What’s already in place and coming up next will be easy to find come winter when the VCB publishes an online inventory of itineraries for do-it-yourself and guided touring.
Opportunities are popping. Consider what’s up with Trish Davis.
After Davis downsized from a 97- acre horse ranch, she found a more manageable spread on Old SR 207. That’s a remnant bend between Spuds and Armstrong that thousands a day speed past on the four-lane highway but rarely take time to slow down for. Board fences line the canopied old road that has become cracked and narrowed from encroaching bush. Only a tree break separates Davis’s place from the SJR2C Loop alongside.
When she finishes renovating two houses and a barn later this year – there’s already a swimming pool – Davis will open as the Victoria Farm Airbnb.
“I’m right down the road from St. Augustine,” she says, “and I’ll be putting up bicyclists like people did way back when. Except now we call it Airbnb and they’re coming on rail-trails. Just like in the historic district, everything old is new again.”
Some of the things you can now find outside of the “typical” St. Augustine experience:
- Maggie’s Herb Farm has operated 35 years pesticide free on two acres in Picolata where herbalist Dora Baker found it for sale. As she says, “I knew I had to keep the old place going. It was in danger of not being here.” Today, outside her greenhouses, and fairytale shop, you can photograph hundreds of butterflies hosting on their genetically compatible plants: passion vine for zebra longwings, and milkweed for monarchs. Walk the neatly marked rows and you’ll find merengue plants packed with protein. “You can actually live off this plant,” says Baker. ”It’s got more iron than spinach, more potassium than milk. It’s a super food. We have a lot of cool stuff here.”
- Jean-Sebastien Gros runs the Rype & Readi Downtown Farm Market in the popular Riberia Street district that’s home to the Ice Plant Bar and Saint Augustine Distillery. November 4, Sebastien (as everyone knows him) will launch a series of laidback local Saturday brunches in Elkton. He’s talking about pancakes with fresh fruit, aquaponic shrimp, datil sausage and local eggs, freshest greens, Mimosas, and music.
- Andalusia Cattle Company’s Jenny Cowart knows that as a rancher you always need something going on the side “because ranching’s tough. It’s the same as production farming. You have good years, you have bad years.” Now that her five grandkids have been coming out, Cowart has opened her 1,000 acres to “all the folks who have never touched a horse, never seen chickens. We put ‘em on hay rides, let them pump water. We’ll feed ‘em s’mores or a ranch-farmed banquet.” Some stay the night in the fixed-up old “cracker house.”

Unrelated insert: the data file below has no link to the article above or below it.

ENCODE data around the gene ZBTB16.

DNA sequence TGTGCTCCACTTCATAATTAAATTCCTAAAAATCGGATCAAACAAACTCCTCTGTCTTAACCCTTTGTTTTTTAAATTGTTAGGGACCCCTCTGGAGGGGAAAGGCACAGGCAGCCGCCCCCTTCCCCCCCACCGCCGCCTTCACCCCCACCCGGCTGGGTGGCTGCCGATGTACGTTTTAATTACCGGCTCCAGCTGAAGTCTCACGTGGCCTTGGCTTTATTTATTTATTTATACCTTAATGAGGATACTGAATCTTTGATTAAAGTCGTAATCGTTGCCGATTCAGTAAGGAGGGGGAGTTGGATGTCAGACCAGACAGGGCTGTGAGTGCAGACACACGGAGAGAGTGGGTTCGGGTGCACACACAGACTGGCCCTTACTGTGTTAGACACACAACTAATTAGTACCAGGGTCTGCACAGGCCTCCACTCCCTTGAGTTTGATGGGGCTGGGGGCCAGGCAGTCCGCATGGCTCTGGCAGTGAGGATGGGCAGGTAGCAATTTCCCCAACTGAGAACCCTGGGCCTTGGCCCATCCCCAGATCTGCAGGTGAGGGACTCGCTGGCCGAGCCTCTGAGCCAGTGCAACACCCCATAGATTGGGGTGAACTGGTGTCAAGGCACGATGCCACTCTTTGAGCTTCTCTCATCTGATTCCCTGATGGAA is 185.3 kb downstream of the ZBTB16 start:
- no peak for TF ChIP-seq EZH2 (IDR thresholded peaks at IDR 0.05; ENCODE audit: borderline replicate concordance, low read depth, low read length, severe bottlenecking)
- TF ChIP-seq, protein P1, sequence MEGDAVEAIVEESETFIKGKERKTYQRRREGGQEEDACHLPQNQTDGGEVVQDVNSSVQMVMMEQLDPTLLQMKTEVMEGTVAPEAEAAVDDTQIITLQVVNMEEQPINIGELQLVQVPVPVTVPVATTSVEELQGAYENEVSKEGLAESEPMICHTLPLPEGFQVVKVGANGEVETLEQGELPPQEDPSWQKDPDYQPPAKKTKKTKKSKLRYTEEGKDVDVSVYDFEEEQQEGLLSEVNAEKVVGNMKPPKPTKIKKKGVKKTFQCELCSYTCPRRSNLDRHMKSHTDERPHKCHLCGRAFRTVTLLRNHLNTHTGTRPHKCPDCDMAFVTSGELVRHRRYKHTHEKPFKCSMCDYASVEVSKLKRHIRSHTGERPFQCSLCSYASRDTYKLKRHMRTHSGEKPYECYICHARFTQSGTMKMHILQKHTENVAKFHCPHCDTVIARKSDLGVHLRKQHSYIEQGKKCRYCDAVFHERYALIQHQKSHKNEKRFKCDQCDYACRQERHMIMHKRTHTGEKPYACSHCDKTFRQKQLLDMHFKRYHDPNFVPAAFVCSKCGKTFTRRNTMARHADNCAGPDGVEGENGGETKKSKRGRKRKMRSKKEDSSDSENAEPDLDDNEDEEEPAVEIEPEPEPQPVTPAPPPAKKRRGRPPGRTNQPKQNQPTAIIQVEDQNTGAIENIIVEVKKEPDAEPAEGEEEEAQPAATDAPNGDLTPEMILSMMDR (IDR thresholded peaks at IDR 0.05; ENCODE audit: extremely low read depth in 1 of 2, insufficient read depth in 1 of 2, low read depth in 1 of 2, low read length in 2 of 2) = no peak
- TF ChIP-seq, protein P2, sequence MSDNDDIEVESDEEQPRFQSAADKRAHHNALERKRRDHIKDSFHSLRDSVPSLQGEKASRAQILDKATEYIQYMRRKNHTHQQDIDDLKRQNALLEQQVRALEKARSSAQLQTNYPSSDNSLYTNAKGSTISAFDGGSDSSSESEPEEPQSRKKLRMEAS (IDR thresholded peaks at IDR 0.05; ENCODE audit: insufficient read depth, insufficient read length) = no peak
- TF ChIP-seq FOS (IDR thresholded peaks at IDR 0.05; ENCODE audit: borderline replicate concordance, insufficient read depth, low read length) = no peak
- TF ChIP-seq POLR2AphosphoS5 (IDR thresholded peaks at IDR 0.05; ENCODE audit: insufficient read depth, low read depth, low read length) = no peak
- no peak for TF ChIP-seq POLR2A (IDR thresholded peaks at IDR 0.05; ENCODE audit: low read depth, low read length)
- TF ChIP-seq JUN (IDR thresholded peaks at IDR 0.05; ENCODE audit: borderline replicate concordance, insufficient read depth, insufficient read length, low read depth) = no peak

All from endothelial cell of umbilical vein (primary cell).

- Head on out West King Street, past local favorites Present Moments Café and Vic’s Crab Shack, and you’re on CR 214. David Doan presides at the CR 13A crossroads in the paraphernalia-filled Molasses Junction Country Store. Cucumber pickers flood in at lunchtime for gizzards, wings and goulash. The store has been there some 65 years. “I kept it,” says Doan, when he added on an entertainment shed that features monthly karaoke. “I didn’t want to give it up.” July 4th each year Doan gets both barbecue cookers going, and shuts down County Road 214 for fireworks. Molasses Junction becomes the Magic Kingdom.
- In Federal Point, Cyndy and Mike Burton have restored and opened an estate house with a wedding barn. The Burtons’ four-bedroom Secret Cove VRBO sits beside the river, a posh memory of a land grant community from 1813, when the way to St. Augustine was by horse trail, and to Jacksonville by riverboat.
- Early in the new year, Trish Davis will start a series of Sunday afternoon barn jams. Bring a picnic basket, cooler, a blanket, and chill to bluegrass music under the oaks. Now, as the season shifts, everybody wants to come out to the country. In these times, coming out may mean more than ever to those who keep “country” rural.
Want to know more about the 260- mile, long distance cycling trail that has inspired the tri-county agritourism corridor? Log onto the SJR2C Website, and show up at the St. Johns River-to-Sea Loop Summit and Trail Celebration, Oct. 26-28 in DeLand. Join the advocates or just come for the family fun. Check the website for updates, or the Facebook page here.